Some physicians think that women with dense breasts should have regular ultrasound screenings—or at least the option to consider it. “The vast majority of women are capable of hearing this information and not freaking out,” says the Mayo Clinic’s Dr. Rhodes, who is studying a new technology, Molecular Breast Imaging, that uses a tracer substance that makes cancer cells highly visible, and which she says shows promise in detecting cancers in dense breast tissue.

Jean Weigert, an executive with the Radiological Society of Connecticut, lobbied against the notification bill there on the grounds that it would increase costs and anxiety without much benefit. But once it passed, in 2009, she was impressed with its impact. Pooling data on 78,000 women in six different practices, Dr. Weigert found that about half of the women, or 8,651 patients, with dense breast tissue went on to have ultrasounds which found 28 cancers that weren’t visible on mammograms. “We are definitely finding more cancers, most of them at very early stages,” says Dr. Weigert

Connecticut, the first state to pass a notification bill, also requires insurers to pay for ultrasounds for women with dense breasts. According to Dr. Weigert’s analysis, the additional screening for those 8,652 women cost $2.15 million, or $110,000 for each additional cancer found. Finding cancers early saves many times that amount compared with the cost of late-stage cancer treatment, she notes.

The dense-breast debate comes at a time when the value of breast-cancer screening in general is being questioned. The U.S. Preventive Services Task Force in 2009 recommended against annual mammograms for women in their 40s and said that women 50 and older should have them only every other year. (ACOG and many breast-cancer groups still recommend them annually starting at age 40.)

Last week, in an editorial in the British Medical Journal, two Dartmouth researchers accused the advocacy group Susan G. Komen for the Cure of overstating the value of early detection in its ads while not telling women that screening can result in many false alarms and treatments for cancers that might not have been life-threatening. “Everyone agrees that mammography isn’t perfect, but it’s the best widely available detection tool that we have today,” Chandini Portteus, Komen’s vice president of research, evaluation and scientific programs, said in a statement. Other experts say that breast-cancer deaths have dropped 30% in the U.S. since 1990, due at least in part to early detection from widespread screening.

Even without legislation, some experts note that women can ask about their breast density, since radiologists routinely report that information to physicians. “If women are at all concerned, after a mammogram, they can call their doctors and say, ‘Listen, do I have dense breasts? Do I need anything further?’ ” says Carol Lee, chair of the American College of Radiology’s Breast Imaging Commission.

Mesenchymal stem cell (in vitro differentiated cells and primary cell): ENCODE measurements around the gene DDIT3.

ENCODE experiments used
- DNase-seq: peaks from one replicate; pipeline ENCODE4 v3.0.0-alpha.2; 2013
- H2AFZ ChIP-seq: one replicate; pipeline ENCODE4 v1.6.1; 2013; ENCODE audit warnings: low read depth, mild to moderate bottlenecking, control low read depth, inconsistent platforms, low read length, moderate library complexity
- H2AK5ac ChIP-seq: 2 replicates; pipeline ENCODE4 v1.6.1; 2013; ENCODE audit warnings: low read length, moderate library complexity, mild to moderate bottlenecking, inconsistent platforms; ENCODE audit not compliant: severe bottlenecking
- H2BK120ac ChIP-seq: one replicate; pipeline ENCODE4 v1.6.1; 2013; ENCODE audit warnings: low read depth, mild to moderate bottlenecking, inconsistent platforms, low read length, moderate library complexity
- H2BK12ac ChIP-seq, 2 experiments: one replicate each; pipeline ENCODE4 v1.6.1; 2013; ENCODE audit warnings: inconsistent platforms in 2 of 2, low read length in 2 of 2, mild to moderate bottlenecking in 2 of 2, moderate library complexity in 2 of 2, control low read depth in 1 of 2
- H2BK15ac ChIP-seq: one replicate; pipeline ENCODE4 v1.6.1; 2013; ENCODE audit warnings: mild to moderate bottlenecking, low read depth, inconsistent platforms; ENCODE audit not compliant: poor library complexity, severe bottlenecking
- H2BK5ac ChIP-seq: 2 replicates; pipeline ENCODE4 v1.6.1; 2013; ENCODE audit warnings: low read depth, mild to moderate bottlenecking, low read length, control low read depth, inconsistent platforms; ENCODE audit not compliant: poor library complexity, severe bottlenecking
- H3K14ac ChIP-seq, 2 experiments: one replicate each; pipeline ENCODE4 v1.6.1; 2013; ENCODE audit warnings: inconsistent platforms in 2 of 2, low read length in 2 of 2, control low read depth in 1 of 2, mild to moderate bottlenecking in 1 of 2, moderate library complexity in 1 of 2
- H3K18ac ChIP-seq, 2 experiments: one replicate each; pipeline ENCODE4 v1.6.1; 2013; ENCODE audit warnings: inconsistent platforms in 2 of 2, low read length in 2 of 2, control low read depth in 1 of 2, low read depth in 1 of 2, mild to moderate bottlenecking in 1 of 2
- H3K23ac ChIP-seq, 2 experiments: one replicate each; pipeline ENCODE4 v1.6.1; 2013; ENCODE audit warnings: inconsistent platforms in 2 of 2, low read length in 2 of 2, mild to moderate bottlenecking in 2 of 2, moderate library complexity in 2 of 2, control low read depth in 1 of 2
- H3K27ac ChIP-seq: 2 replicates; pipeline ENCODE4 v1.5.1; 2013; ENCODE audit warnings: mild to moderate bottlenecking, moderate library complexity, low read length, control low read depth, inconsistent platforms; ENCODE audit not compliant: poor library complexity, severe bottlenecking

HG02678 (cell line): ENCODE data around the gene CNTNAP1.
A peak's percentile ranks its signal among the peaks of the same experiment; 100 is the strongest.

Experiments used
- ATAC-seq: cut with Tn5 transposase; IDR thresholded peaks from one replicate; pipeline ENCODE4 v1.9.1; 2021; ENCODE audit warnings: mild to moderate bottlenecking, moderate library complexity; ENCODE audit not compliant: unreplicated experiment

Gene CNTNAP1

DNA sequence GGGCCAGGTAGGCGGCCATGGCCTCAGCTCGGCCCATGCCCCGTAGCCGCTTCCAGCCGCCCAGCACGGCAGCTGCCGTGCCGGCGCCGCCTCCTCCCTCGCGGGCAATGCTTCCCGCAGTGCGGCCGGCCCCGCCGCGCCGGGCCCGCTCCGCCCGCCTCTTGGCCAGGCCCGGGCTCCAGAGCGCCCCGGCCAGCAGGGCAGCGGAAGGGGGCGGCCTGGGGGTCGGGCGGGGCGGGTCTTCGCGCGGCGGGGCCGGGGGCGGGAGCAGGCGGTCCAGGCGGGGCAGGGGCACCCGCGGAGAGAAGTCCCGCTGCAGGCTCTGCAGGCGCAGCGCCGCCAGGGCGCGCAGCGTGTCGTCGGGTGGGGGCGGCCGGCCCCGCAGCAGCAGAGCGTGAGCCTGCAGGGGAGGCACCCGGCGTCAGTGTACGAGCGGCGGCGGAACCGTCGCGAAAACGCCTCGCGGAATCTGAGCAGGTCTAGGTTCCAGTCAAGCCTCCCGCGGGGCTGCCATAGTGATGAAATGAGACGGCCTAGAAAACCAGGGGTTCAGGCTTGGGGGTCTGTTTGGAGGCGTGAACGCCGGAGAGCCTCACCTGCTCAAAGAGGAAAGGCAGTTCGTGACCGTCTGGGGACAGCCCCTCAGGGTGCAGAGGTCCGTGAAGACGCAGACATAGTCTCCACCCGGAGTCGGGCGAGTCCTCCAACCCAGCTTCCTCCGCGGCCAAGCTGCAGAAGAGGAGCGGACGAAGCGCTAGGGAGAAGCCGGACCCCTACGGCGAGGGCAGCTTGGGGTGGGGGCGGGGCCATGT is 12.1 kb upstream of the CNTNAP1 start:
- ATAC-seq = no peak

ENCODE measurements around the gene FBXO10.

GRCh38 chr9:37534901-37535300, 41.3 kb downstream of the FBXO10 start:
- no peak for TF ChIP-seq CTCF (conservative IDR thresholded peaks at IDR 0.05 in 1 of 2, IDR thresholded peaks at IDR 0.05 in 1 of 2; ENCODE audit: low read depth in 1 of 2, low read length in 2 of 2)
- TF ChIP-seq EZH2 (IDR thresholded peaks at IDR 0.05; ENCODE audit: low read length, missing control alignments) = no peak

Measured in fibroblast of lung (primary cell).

Write to Melinda Beck at HealthJournal@wsj.com

Inspirational Woman Of The Day: Tarja Halonen

Born Tarja Kaarina Halonen, December 24, 1943, in Helsinki, Finland; daughter of Vieno Olavi and Lyyli Elina Loimola Halonen; married Pentti Arajärvi (an attorney), August, 2000; children: (with Kari Pekkonen) Anna. Education: Earned master of laws degree from the University of Helsinki, 1968.

Addresses: Home —Helsinki, Finland. Office —Office of the President of the Republic of Finland, Mariankatu 2, 00170 Helsinki, Finland.


Social affairs and general secretary, National Union of Finnish Students, 1969-70; attorney, Central Organization of Finnish Trade Unions, 1970-74, 1975-79; joined the Social Democratic Party (SDP) of Finland, 1971; parliamentary secretary to Prime Minister Kalevi Sorsa, 1974-75; elected to the Helsinki City Council, 1977, and served until 1996; SDP member of parliament, 1979-2000; minister of social affairs and health, 1987-90; minister of Nordic cooperation, 1989-91; minister of justice, 1990-91; foreign affairs minister, 1995-2000; elected president of Finland, 2000; reelected, 2006.


Voters in Finland elected Tarja Halonen as their country’s first female president in 2000, but her re-election campaign six years later received some unusual media attention outside of Scandinavia. In the fall of 2005, American television personality Conan O’Brien turned the resemblance between himself

and Halonen into a recurring gag on his nightly NBC show. O’Brien even traveled to Finland a month after Halonen’s narrow victory at the polls to meet the left-leaning Social Democrat in person. Asked by Newsweek ‘s Nicki Gostin if he felt he had any influence on the election, O’Brien joked, “I either helped her to win or almost caused her to lose.”